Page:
Environment icon

At Omnicom, we’re taking strategic actions to reduce the environmental impact of our operations across our networks and agencies in locations around the world. Our teams are empowered to enhance and expand their efforts to advance our environmental priorities.

Minimizing the Impact of our Global Operations

Being sustainable starts with holding ourselves accountable and requires taking an innovative approach to increasing efficiency and reducing waste. While our industry is less energy intensive than others, we recognize that every company has a responsibility to fight climate change.


Reduced year over year energy use by more
than 22%


Increased use of electricity from renewable resources to 19%, compared to
16% in 2019


Reduced companywide GHG emissions by approximately 63%

Environmental Policy and Goals

Our Environmental Policy outlines our approach to minimize our impact by encouraging our companies to consider their environmental footprint. In 2020, we made progress against our goals:


Reduce energy use by 20% per person globally by 2023, using a 2015 baseline


32% reduction per person globally per 2015 baseline


Increase use of electricity from renewable energy sources globally to 20% by 2023


37% increase in use of electricity from renewable sources per 2015 baseline, from 8% in 2015 to 19% in 2020

Energy Footprint

In 2020, we continued to reduce our global energy consumption, using 114,901 megawatt-hours (MWh) of energy, a 22% reduction compared to 2019. We also cut our electricity use by 20%, from 131,990 MWh in 2019 to 105,164 MWh in 2020.

GHG Emissions

We reduced our companywide greenhouse gas emissions (GHG) by approximately 63% in 2020, compared to 2019, due to the impacts of increased remote work and decreased travel which caused substantial reductions in the direct emissions, business-travel emissions and purchased electricity emissions that we track.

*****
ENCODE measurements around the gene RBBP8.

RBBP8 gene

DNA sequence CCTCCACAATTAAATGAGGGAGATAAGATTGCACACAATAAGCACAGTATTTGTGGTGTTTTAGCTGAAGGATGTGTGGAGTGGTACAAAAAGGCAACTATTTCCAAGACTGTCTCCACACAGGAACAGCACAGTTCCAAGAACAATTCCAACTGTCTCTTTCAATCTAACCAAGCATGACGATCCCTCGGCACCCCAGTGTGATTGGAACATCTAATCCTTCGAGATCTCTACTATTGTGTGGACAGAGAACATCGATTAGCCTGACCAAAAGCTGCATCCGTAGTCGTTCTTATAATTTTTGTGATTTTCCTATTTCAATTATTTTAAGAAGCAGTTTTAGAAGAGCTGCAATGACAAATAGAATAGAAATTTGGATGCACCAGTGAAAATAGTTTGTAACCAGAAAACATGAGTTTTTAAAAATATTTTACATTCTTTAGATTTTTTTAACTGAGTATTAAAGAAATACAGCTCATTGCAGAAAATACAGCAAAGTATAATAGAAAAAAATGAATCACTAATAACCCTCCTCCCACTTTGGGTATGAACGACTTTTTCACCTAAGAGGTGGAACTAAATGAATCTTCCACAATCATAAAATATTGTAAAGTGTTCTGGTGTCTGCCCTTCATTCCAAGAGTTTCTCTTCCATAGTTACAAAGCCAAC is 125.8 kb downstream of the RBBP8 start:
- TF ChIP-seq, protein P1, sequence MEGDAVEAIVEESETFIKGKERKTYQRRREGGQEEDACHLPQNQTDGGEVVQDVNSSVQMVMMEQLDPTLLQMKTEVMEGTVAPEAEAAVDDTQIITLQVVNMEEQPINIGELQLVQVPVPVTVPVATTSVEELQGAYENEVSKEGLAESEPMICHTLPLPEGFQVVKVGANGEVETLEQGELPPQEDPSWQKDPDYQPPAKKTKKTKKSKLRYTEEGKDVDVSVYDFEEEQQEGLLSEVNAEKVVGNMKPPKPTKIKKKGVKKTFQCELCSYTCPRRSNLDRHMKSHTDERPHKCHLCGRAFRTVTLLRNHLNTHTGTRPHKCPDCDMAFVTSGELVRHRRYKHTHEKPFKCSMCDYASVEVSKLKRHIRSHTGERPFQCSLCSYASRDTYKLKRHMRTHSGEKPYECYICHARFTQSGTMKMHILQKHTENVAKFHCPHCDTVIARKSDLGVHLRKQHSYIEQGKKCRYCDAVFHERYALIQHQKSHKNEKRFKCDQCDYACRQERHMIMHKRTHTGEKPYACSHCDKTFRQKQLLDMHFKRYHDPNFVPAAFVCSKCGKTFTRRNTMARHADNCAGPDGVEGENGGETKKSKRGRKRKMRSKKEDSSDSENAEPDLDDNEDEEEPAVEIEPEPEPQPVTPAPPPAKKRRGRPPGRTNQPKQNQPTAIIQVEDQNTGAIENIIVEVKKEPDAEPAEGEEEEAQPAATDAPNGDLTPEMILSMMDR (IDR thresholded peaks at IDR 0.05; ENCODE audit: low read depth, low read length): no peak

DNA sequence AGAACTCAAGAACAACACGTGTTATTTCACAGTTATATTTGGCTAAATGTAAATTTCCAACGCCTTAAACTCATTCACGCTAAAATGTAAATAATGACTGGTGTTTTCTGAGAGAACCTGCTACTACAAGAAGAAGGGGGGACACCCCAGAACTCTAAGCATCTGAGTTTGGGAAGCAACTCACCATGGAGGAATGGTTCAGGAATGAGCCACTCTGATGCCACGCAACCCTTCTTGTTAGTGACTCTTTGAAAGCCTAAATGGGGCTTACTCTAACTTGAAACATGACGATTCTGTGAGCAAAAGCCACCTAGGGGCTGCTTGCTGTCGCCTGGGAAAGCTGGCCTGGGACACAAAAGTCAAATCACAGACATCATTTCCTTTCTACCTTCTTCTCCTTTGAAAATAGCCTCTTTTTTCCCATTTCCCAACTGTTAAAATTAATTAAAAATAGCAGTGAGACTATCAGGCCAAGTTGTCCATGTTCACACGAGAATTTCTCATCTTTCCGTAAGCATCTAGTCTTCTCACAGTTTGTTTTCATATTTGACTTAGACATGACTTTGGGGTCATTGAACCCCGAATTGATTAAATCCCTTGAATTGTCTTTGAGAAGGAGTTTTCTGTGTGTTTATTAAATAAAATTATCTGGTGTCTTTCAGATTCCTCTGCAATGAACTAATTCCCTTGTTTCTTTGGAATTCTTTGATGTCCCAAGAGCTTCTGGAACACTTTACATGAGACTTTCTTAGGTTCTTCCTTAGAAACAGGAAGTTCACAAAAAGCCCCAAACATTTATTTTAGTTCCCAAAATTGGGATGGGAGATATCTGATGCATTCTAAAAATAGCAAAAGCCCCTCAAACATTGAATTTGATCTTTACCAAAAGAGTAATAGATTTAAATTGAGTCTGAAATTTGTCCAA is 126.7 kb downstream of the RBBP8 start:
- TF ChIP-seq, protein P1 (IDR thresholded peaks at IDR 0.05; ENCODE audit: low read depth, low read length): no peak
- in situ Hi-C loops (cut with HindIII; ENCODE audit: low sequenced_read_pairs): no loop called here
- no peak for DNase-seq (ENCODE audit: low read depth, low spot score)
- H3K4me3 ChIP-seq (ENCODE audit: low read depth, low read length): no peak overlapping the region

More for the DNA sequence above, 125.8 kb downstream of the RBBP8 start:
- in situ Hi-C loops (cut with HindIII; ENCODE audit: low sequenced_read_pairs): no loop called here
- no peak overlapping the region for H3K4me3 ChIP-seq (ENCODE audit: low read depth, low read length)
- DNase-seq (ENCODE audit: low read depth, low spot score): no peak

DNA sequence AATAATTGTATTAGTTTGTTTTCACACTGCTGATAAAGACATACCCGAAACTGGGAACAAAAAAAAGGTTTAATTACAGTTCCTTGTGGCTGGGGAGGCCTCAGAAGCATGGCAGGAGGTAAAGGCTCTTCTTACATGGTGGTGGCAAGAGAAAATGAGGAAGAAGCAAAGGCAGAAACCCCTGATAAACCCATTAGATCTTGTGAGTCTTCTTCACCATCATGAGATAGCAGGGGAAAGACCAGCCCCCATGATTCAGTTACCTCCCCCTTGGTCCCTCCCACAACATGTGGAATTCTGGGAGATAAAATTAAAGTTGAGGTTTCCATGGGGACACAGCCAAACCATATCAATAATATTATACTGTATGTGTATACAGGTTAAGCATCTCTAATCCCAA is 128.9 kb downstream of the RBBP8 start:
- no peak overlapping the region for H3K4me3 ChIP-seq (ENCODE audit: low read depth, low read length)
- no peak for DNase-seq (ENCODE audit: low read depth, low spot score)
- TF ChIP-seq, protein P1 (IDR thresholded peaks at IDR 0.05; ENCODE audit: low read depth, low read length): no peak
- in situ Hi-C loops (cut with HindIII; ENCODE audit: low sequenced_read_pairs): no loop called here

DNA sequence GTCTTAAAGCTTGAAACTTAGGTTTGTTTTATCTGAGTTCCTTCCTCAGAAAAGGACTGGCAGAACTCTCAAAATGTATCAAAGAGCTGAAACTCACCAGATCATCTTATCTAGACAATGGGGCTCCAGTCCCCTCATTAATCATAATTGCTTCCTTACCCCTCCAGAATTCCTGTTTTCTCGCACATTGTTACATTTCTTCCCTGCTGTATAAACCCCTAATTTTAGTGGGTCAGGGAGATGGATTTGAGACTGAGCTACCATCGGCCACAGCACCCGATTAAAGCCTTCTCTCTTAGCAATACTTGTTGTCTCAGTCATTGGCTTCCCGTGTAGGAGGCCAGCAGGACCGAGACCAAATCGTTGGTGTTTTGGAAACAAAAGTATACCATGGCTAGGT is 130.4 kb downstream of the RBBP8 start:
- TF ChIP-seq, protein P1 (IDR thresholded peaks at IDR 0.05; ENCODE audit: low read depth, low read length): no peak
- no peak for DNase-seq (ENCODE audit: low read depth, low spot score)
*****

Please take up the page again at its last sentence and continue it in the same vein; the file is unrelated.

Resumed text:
Renewable Energy

As part of Omnicom’s strategy to reduce our carbon footprint, we derive a portion of our electricity needs from renewable sources. Total electricity used from renewable resources has increased by 37% per our 2015 baseline, from 8% in 2015 to 19% in 2020.

More Case Studies

Ending plastic pollution in our waters

BBDO Group Germany

Eurythenes plasticus, a newly-discovered, shrimp-like amphipod, lives 6,500 meters deep in the Pacific Ocean. Although it inhabits one of the deepest places on earth and is only about five centimeters small, Eurythenes plasticus still has plastic in its body. BBDO Germany, in cooperation with the German branch of the World Wildlife Fund (WWF) and researchers from the University of Newcastle, launched a global campaign to draw attention to this discovery and the devastating effects of plastic in our world’s oceans. As a result, more than 2 million people have signed the WWF petition calling on the government to put an end to marine plastic pollution.

Rallying the UK to protect produce


Preventing food waste through worker recruitment

Due to the pandemic and the subsequent travel restrictions imposed, the fresh produce sector faced a severe shortfall of skilled migrant labour to help harvest produce. This meant that hundreds of thousands of tonnes of the country’s fruit and vegetables were at risk of being left to rot in the ground. Waitrose, a major buyer of UK fresh produce, wanted to find a way to support UK growers and farmers and help urgently recruit 70,000 fruit and vegetable pickers to the sector to bridge this labour deficit. In partnership with adam&eve and ITV, Waitrose launched a multi-channel call to arms in support of the government’s Pick For Britain initiative. With primetime TV spots and placements across national print and digital outlets, Waitrose urged the British public to get involved in the effort and drove potential applicants to the pickforbritain.org.uk website, where local vacancies were listed. Furthermore, targeted content was delivered via social media platforms to raise awareness among students, graduates and younger people looking for contracts over the summer. The campaign contributed towards getting enough pickers to reap the harvest, meaning tons of fruit and vegetable that would otherwise had gone to landfill ended up on our tables.